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Chef’s table: Vaibhav Bhargava

In the story of herb-infused chaat, Chef Vaibhav believes the freshness of ingredients is what keeps the food business alive.

Suchayan Mandal | New Delhi |

For a chef having experience at a two Michelin star restaurant, it’s obvious that his take on food won’t be much of a convention. As you flip the pages of the menu at The Drunken Botanist, not just another restaurant at Cyber Hub in Gurgaon, you realise a lot of effort has been put to create a menu that talks of flora along with the theme.

Meet Chef Vaibhav Bhargava, Corporate Chef at The Drunken Botanist. Imagine an edible flower adding power to your gin and tonic. Or a risotto infused with spinach. Wondering what herbs can do to your food? Excerpts from an interview with the chef:

How does “Botany” play a role in your food?

The food at The Drunken Botanist (TDB) is a combination of flavours mixed with various herbs used in the cooking. We focus on infusing herbs with food to enhance the natural flavour of the dishes and make them healthier. We use various micro-greens and edible flowers also to present our food to look beautiful. Around 70 per cent menu is based on herbs, which keeps changing as per the season availability.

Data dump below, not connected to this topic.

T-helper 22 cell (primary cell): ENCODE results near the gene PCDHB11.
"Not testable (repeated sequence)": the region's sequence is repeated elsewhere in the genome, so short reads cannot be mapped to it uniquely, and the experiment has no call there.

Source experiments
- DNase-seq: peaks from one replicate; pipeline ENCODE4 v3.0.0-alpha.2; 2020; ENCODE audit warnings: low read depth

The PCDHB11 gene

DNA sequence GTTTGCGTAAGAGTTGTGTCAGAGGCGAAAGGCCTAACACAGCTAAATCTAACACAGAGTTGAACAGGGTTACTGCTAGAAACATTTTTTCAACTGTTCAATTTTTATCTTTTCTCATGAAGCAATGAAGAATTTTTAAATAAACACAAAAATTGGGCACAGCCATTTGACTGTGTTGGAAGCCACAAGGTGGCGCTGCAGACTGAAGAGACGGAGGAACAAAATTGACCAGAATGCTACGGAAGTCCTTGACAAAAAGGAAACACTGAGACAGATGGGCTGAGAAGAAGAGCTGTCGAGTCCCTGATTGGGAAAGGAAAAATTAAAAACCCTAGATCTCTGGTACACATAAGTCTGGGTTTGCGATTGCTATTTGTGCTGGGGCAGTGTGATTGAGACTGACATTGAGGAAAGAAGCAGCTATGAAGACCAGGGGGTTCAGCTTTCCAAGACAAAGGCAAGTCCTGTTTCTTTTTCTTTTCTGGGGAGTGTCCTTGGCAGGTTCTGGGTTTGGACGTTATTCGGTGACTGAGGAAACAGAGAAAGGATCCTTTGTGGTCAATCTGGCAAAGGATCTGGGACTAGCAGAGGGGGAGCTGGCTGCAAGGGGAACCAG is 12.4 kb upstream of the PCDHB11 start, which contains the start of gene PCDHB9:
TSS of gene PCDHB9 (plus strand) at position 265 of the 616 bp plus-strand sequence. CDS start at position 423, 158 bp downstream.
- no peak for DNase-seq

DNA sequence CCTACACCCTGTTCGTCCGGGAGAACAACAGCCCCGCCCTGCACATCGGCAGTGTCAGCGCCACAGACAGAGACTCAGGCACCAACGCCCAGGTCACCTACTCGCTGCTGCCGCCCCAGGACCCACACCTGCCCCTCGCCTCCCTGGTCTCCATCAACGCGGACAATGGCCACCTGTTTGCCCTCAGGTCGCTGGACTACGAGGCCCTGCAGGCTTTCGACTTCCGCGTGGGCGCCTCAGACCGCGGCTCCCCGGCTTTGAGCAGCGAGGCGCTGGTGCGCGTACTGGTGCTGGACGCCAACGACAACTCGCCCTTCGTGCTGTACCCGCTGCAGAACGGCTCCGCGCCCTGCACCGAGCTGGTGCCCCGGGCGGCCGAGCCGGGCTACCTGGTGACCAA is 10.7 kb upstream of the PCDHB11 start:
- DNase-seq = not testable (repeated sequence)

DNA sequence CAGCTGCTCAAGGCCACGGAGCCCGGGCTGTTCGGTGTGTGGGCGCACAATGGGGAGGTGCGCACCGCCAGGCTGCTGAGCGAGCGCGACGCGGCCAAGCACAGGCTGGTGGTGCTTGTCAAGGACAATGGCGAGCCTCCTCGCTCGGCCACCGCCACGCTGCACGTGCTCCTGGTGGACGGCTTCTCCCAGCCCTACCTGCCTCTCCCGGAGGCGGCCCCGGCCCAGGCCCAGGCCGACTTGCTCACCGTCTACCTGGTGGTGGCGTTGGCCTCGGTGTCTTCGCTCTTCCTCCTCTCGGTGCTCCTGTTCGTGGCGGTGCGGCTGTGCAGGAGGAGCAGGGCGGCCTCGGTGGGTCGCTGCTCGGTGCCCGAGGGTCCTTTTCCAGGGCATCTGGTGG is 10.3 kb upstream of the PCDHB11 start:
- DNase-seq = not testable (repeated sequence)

What about the cocktails?

Flowers play an important role in drinks. They make the drinks look beautiful. Not just that, many drinks are infused with flowers to get the colours and flavours naturally and used for making shots and cocktails. Even our signature drink is based on thyme and fruits called Nature Love.

Tell us about the uniqueness of ingredients at The Drunken Botanist.

Our uniqueness of ingredients lies in sourcing them right from the vendors. Our vegetables come from the farmers and our imported items like Salmon, comes from Scotland or we use imported pork belly from Belgium; fruits come from Thailand and sauces come from China.

What kind of research did you conduct before making this menu?

A lot of research went into creating new menu because our menus are based on seasonal ingredients and depends on the demand of the customers. We keep doing small festivals every month, which help us to choose the most ordered dishes. Then those dishes are put in our upcoming menus. I have travelled across the country to explore new flavours, which I incorporate in our menus as per the place and location with a twist to make it more comfortable for the guests.

Where do you see this kind of “Botany”-inspired menu going in the next two years?

Plant-based menus cannot go out of fashion as freshness is the key of success but a lot of new flavours also get introduced so there is always a new opportunity for a chef to play with new ingredients.

How important is the presentation for you?

Plating is key because you first visualise the food and then eat the food. Food
presentation is just as essential to the success of a dish as its taste and flavour. The way the food looks on the plate is what tempts our eyes and makes you want to taste it. Another important rule of food presentation is balancing variety and contrast.